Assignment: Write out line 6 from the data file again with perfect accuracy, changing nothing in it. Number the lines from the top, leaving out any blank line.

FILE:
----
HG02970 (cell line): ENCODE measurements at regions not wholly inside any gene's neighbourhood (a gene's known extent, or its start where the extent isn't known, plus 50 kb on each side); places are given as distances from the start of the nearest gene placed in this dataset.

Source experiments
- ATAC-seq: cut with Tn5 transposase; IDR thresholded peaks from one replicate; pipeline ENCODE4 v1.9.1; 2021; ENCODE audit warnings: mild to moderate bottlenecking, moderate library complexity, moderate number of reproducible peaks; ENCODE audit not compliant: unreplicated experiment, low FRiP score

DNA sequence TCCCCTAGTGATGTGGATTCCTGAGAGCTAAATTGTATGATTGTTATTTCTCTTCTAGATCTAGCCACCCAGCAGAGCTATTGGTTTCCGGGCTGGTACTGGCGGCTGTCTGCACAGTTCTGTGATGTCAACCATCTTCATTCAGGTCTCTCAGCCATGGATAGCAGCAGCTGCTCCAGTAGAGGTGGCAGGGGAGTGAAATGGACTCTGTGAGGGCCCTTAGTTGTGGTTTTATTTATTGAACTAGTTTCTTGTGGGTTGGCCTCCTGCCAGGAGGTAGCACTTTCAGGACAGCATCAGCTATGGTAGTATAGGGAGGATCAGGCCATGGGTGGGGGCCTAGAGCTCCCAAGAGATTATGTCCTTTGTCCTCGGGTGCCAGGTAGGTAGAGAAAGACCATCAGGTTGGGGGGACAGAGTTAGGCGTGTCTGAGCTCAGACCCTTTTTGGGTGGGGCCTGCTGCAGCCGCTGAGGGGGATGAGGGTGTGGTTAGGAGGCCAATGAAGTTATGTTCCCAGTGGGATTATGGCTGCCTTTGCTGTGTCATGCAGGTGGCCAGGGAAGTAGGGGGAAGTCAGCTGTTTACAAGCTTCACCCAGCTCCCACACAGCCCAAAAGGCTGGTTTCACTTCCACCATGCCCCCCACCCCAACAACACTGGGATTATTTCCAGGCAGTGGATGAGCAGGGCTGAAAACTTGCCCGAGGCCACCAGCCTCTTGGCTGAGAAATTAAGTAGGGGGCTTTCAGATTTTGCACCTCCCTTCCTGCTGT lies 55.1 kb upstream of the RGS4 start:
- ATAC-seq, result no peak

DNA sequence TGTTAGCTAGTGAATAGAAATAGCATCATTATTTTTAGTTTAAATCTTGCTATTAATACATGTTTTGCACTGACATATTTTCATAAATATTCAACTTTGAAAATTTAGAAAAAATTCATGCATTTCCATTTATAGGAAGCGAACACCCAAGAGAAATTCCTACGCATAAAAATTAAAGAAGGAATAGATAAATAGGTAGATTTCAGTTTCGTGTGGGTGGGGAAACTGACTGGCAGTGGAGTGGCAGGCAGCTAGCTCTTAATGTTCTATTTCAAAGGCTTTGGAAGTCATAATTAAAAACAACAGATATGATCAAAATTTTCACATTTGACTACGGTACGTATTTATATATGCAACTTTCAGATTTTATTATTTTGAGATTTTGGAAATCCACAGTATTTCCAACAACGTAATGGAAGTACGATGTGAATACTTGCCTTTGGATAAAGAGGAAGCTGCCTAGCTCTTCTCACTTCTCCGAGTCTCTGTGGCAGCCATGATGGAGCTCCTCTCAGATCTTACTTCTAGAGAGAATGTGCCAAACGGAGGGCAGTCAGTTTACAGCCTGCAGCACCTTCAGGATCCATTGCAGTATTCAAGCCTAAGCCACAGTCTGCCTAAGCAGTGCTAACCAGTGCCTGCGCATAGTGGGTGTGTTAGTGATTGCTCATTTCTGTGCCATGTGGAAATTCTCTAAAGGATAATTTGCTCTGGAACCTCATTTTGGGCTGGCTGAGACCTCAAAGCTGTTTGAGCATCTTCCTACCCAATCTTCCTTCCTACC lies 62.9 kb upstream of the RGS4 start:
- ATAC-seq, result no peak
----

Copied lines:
DNA sequence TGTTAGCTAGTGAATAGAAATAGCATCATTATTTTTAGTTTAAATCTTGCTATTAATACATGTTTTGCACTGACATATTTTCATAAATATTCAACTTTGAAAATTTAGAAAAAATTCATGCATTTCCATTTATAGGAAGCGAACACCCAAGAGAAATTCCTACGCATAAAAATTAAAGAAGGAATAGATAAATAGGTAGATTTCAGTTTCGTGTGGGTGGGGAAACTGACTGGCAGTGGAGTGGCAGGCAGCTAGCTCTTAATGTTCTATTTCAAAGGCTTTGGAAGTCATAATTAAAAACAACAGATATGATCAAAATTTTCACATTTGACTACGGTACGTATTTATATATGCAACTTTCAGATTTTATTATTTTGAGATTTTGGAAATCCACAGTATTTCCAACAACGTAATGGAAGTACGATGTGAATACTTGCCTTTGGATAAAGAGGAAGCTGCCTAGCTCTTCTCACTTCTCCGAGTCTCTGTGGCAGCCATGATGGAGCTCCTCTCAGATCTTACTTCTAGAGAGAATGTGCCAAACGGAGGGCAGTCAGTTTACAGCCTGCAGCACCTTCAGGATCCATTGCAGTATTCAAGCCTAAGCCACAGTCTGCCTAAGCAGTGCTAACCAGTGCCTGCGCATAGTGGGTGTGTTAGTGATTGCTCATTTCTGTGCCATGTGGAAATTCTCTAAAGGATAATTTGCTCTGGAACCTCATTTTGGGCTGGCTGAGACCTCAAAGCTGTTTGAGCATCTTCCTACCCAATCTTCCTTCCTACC lies 62.9 kb upstream of the RGS4 start: